[edit] June 22, 1941

On a pleasant June morning in 1941, nothing seemed more peaceful than Red Square and Moscow itself. It was early summer, and people were strolling along the broad streets, shopping in the big department stores or going to the country for the day. They did not know that Hitler's legions, five million strong, had crashed through a frontier 1,800 miles long at 4 a.m. that very morning. Nor did they know, until a government broadcast alerted them at noon, that the Soviet Union was at war. The Unknown War. The war that broke Hitler's back and ended his dream of a new order.

[edit] The Battle for Moscow

On October 8, 1941, Hitler's propaganda minister, Joseph Goebbels, broadcast from Berlin that Moscow had fallen. Hitler's troops, he said, could see the Kremlin towers from their front lines; another four or five days and the Nazi flag would fly over the Kremlin. The Germans believed these reports, and so did many others — after all, Hitler had conquered western Europe, he had blitzed London. But in an area some 60 miles from the Kremlin, the Nazi blitzkrieg came to an end. In the Moscow suburbs, the Red Army and hundreds of thousands of ordinary men, women and children threw up barriers that the Nazi tanks could not crack. In early December, the Red Army counterattacked. They pushed Hitler's armies as far back as 125 miles from Moscow. It was the first time in the Second World War that the mighty Nazi Wehrmacht was halted.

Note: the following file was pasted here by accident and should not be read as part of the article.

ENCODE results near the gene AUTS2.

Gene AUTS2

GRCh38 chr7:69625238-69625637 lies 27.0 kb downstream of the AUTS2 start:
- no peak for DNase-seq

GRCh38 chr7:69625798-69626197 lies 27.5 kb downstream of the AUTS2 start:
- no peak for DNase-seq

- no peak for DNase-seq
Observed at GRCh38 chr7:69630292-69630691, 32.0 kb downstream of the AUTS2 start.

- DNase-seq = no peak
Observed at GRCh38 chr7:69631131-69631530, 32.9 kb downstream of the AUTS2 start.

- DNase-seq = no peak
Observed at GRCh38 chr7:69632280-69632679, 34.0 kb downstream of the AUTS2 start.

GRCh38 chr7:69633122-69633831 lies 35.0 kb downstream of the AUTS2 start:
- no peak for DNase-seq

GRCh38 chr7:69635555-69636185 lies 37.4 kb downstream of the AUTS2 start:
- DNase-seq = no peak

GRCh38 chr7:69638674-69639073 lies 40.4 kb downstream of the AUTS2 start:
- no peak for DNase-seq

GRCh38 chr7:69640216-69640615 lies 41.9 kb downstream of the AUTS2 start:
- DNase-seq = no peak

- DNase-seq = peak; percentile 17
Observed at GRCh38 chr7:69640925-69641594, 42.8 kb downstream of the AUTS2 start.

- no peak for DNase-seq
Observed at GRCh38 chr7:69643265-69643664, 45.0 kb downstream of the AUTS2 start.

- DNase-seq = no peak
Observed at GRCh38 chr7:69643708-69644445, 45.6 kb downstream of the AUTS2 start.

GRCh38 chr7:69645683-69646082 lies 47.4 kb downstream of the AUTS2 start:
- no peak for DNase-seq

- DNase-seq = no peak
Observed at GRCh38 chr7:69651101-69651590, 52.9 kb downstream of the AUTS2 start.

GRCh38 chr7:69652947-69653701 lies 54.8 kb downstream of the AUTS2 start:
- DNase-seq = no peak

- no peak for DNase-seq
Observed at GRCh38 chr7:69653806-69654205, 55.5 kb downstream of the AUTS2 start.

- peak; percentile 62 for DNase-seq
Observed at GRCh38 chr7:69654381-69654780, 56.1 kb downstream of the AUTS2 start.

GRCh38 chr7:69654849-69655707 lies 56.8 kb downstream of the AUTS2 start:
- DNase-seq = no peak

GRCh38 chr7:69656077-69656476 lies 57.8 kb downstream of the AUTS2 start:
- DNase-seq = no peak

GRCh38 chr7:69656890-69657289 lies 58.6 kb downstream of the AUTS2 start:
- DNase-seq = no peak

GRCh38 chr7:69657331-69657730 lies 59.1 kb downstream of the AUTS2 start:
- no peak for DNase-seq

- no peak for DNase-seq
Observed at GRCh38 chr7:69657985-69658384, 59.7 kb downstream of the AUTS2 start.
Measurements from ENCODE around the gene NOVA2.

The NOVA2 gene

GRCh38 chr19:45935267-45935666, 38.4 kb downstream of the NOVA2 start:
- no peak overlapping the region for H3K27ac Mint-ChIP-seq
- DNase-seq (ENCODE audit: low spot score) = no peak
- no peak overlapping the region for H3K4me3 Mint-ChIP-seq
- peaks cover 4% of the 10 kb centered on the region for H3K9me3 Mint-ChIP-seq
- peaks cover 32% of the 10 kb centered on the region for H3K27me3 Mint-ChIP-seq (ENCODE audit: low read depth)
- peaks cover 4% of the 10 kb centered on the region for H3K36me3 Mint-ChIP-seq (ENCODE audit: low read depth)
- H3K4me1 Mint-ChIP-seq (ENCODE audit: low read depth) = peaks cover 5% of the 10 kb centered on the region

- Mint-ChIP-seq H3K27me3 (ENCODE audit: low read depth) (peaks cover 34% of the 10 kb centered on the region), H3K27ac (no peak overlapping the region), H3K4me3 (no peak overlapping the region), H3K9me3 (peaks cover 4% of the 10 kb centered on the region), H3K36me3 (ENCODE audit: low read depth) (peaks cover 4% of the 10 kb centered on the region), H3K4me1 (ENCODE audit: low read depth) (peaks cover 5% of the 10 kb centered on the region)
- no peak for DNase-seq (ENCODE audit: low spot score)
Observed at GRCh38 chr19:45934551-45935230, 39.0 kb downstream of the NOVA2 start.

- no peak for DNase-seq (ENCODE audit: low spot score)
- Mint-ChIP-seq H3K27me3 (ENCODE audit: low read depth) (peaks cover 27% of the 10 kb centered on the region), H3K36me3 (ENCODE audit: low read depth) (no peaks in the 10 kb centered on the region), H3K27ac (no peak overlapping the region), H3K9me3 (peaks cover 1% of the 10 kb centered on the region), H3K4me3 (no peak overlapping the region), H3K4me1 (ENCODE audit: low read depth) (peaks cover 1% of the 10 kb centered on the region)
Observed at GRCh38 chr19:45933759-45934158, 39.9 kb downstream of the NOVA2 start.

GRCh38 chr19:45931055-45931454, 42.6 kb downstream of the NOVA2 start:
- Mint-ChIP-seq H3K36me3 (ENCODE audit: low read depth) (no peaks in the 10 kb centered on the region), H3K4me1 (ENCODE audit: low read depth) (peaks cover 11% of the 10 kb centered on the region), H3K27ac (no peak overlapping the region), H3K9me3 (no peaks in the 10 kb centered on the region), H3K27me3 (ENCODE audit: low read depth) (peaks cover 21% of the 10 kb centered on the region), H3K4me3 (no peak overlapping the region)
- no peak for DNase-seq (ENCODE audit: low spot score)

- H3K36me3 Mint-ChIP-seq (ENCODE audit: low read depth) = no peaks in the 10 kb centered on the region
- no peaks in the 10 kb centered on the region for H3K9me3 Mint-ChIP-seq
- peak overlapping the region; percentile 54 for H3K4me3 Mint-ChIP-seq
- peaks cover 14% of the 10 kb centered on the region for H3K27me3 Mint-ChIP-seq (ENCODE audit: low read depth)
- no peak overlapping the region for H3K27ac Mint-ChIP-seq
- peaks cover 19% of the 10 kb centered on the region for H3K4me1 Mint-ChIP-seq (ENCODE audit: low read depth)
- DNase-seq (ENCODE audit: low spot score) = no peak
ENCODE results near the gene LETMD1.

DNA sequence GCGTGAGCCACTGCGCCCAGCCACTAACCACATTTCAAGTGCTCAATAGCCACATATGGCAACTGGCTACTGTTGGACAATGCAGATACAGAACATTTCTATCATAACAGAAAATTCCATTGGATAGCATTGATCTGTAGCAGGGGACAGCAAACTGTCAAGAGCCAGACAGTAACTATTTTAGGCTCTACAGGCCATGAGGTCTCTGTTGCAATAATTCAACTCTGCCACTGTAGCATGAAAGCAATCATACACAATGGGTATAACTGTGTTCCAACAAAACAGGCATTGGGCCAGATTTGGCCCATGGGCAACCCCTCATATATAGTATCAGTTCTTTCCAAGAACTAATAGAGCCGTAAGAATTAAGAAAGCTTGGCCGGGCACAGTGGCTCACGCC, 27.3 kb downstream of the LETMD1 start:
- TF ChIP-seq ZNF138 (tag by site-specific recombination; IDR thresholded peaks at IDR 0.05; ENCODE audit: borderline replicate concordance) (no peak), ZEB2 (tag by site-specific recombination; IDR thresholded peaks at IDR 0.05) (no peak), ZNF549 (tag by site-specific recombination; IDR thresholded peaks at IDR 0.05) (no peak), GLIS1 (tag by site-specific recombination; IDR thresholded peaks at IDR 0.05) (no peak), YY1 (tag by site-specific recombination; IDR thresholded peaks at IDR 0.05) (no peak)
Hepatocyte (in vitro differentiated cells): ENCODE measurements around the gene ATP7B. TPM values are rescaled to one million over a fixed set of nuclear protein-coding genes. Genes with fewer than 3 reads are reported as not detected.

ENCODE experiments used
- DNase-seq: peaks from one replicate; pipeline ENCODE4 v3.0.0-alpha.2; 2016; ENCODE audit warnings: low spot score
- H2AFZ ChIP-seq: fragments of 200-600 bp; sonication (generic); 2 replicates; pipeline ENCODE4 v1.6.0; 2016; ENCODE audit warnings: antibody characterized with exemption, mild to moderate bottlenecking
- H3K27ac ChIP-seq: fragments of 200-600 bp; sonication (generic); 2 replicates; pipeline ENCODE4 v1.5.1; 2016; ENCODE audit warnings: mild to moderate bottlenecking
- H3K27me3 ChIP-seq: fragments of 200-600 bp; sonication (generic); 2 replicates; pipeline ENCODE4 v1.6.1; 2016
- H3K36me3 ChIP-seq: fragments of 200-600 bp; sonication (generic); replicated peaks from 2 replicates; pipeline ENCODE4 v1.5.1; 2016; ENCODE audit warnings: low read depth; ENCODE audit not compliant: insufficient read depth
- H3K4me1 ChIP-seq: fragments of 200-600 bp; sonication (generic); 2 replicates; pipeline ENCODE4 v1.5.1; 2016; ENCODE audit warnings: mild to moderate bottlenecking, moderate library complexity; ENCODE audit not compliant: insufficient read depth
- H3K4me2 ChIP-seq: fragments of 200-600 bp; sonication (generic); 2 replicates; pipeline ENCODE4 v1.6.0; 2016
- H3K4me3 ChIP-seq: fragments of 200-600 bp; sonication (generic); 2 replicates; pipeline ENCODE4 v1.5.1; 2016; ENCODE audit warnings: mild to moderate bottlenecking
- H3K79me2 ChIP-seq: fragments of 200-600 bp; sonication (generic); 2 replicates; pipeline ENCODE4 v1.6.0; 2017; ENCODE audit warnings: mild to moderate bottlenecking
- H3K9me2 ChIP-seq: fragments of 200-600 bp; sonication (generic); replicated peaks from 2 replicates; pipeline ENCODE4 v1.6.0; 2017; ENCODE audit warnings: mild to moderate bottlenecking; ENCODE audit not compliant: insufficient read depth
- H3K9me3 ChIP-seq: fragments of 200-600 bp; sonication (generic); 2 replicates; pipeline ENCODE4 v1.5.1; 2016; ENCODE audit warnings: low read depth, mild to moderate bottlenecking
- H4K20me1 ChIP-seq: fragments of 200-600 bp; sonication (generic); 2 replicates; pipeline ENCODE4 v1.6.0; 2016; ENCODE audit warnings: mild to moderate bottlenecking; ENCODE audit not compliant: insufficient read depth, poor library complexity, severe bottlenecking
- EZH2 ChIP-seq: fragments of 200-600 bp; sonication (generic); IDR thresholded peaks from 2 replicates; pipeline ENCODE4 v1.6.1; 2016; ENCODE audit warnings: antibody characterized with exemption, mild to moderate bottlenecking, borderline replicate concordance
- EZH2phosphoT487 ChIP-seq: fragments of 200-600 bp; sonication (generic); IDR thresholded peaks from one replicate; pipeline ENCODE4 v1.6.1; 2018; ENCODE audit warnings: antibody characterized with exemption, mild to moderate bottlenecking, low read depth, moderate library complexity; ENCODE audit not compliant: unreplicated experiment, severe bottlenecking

[edit] The Siege of Leningrad

In the history of the Unknown War, Leningra stands out as a symbol of the courage and persistence of the Russian people. For years Leningrad resisted capture by Hitler's forces. In the aching cold of winter, with nothing to eat, hundreds of thousands of Leningraders perished from starvation or simply froze to death. Still they fought on. During the terrifying siege, which the Russians call "The 900 Days," Nazi troops encircled the city and cut off all communications — but Leningrad would not surrender.

[edit] To the East

This is the story of ordinary Russian civilians who worked to supply the military with tanks, planes, guns — whatever was necessary to win the war against the Nazis. Little is known about the planned evacuation of more than 1,500 Russian factories from out of the path of Hitler's armies. Onto flat cars, freight cars and trucks went components of factory after factory. Far to the east, beyond the Urals in Siberia and Central Asia, the factories were reassembled. There vital war materials were produced for the fighting at the front.